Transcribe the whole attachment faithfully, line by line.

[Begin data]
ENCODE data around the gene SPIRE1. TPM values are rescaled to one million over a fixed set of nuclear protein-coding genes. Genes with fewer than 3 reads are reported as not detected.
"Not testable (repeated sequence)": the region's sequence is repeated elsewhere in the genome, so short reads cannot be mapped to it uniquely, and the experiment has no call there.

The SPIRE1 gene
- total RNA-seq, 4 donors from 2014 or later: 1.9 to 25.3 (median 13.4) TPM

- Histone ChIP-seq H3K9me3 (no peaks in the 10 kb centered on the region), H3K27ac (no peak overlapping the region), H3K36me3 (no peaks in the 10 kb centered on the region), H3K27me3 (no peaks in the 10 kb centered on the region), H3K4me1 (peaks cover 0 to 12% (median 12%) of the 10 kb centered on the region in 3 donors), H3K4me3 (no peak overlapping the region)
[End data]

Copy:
ENCODE data around the gene SPIRE1. TPM values are rescaled to one million over a fixed set of nuclear protein-coding genes. Genes with fewer than 3 reads are reported as not detected.
"Not testable (repeated sequence)": the region's sequence is repeated elsewhere in the genome, so short reads cannot be mapped to it uniquely, and the experiment has no call there.

The SPIRE1 gene
- total RNA-seq, 4 donors from 2014 or later: 1.9 to 25.3 (median 13.4) TPM

- Histone ChIP-seq H3K9me3 (no peaks in the 10 kb centered on the region), H3K27ac (no peak overlapping the region), H3K36me3 (no peaks in the 10 kb centered on the region), H3K27me3 (no peaks in the 10 kb centered on the region), H3K4me1 (peaks cover 0 to 12% (median 12%) of the 10 kb centered on the region in 3 donors), H3K4me3 (no peak overlapping the region)